5 Minutes with… Sharon Bennett

This month we caught up with Sharon Bennett, Chair of the British Association of Cosmetic Nurses, UK mentor and national trainer in advanced cosmetic injectables and Director of  multi-award-winning Harrogate Aesthetics.

What do you predict will be the up and coming trends for 2019?

“Relating to my specialist subject, filler:

• Multi-layering techniques – concentration on saturating the upper levels of the skin with hydrating hyaluronic acid products and then correcting volume loss and balance. We are educating our patients better and looking at expression, gentle curves and features which harmonise with each other.

• Skin quality, with a lust for healthy, glowing skin is currently a beauty editor’s mantra and we are following this trend with some superb products which allow us to achieve less overfilled faces and a more natural looking, hydrated and healthy glow.

• Lips – the increase in this procedure continues to grow, especially with the popularity surrounding them on social media and the versatility across the age ranges in what we can achieve. Millennials upwards want a natural look, and the younger age groups are generally still looking for something obvious.”

What challenges within the industry do you expect to see in the next year?

“The biggest challenge that we will continue to see in the aesthetic arena is regulation. As much as we’d like to try and keep the industry in the hands of the medical regulated professionals only, I don’t have great optimism for regulations to be put into place. I think there will be a push by the government to look at the education of the patient and direct patients towards voluntary registers and addressing the advertising and social media aspect. It’s frustrating, non-medical practitioners are pouring out of the hundreds of poor, unregulated training providers, and the NHS and senior practitioners are likely to be presented with some grave complications to manage.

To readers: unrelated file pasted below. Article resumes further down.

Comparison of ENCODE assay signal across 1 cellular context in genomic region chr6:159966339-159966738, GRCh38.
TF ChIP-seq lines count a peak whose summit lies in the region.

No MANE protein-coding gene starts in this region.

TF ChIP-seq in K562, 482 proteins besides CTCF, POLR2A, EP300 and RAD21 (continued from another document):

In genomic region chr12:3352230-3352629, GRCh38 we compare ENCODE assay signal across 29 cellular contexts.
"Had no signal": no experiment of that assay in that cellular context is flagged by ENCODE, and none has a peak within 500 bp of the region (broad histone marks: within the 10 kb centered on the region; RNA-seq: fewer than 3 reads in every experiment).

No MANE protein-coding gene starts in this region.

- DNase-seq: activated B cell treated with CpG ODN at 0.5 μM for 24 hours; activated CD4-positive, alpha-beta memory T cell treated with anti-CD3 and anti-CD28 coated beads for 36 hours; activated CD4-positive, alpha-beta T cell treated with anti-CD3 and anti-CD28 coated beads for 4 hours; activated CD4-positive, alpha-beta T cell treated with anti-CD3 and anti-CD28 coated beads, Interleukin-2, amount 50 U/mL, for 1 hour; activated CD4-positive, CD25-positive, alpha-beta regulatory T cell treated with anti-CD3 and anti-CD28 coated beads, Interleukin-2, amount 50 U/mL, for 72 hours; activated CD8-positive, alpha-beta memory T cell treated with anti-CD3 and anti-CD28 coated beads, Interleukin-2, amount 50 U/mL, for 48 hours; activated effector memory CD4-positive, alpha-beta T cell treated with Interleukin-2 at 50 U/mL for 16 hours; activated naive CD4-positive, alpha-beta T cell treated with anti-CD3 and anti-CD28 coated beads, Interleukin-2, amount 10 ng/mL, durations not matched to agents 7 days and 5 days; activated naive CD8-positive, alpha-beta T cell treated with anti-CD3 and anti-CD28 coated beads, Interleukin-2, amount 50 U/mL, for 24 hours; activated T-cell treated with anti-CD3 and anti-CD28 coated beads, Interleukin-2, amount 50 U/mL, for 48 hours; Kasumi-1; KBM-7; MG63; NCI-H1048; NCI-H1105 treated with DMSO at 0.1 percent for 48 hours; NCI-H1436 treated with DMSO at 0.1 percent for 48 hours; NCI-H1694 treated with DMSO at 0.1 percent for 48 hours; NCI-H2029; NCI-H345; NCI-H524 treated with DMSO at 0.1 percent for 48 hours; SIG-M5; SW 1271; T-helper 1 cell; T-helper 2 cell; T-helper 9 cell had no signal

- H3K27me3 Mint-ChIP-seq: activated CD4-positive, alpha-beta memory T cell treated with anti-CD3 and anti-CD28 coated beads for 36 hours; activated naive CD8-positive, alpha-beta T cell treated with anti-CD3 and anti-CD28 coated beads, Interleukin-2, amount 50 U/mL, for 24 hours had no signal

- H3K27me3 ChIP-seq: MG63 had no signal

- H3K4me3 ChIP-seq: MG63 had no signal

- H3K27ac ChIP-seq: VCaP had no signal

The overwhelming number of new practitioners coming into the industry and the challenge to identify those who are not sufficiently trained or able to demonstrate competence needs addressing. This could be looking at training companies, 1 and 2-day courses, and proper assessment. The BACN is currently writing standards of practice for nurses and competences of practice for nurses.

Complications are rising and coming from both the medical and non-medical practitioner. The reasons are multifactional but in essence, it all goes back to training.”

What excites you most about the industry?